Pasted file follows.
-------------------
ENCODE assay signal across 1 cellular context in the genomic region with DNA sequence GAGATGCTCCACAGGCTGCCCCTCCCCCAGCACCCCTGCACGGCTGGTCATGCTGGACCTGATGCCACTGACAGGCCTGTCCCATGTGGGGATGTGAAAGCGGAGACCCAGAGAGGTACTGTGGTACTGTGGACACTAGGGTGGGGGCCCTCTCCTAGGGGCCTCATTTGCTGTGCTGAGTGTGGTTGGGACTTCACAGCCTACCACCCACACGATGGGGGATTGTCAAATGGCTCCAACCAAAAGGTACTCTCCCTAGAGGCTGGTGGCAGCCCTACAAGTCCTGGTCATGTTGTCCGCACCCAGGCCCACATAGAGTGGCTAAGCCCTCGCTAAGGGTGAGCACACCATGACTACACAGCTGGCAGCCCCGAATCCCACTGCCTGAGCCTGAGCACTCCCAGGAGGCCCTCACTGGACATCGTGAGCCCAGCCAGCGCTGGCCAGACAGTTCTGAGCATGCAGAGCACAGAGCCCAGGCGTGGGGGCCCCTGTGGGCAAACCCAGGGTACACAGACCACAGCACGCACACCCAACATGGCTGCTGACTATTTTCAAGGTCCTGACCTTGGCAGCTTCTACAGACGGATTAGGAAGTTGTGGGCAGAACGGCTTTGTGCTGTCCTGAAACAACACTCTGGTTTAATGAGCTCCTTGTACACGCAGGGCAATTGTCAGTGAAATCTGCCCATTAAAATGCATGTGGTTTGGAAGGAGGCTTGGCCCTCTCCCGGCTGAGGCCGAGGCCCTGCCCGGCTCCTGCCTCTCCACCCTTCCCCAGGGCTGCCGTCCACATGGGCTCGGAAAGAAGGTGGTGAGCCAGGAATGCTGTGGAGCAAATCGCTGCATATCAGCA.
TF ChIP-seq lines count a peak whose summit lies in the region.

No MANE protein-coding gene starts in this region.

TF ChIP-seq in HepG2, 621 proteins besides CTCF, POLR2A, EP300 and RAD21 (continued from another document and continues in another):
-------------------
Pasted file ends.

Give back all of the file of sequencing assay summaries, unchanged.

ENCODE assay signal across 1 cellular context in the genomic region with DNA sequence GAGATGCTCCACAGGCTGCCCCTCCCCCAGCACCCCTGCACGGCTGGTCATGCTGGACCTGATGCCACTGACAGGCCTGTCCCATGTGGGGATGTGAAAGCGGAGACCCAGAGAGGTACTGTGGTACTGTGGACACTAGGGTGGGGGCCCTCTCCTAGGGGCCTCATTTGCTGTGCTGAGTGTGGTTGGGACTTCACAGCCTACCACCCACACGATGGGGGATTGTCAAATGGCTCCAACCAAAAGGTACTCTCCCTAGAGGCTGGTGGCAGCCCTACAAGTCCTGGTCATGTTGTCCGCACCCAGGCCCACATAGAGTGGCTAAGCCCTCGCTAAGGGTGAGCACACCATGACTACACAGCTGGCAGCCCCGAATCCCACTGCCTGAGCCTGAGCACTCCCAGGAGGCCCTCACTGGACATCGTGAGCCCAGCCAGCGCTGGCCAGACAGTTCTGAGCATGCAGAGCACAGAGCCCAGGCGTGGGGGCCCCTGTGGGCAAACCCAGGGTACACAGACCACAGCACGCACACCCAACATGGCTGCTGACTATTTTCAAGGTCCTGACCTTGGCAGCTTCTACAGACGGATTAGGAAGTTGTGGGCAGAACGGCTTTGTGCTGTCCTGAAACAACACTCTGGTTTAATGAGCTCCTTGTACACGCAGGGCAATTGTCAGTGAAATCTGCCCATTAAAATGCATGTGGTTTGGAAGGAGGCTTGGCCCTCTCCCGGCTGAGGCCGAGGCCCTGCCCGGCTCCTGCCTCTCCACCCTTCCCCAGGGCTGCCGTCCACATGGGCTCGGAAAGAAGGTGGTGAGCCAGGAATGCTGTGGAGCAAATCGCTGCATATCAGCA.
TF ChIP-seq lines count a peak whose summit lies in the region.

No MANE protein-coding gene starts in this region.

TF ChIP-seq in HepG2, 621 proteins besides CTCF, POLR2A, EP300 and RAD21 (continued from another document and continues in another):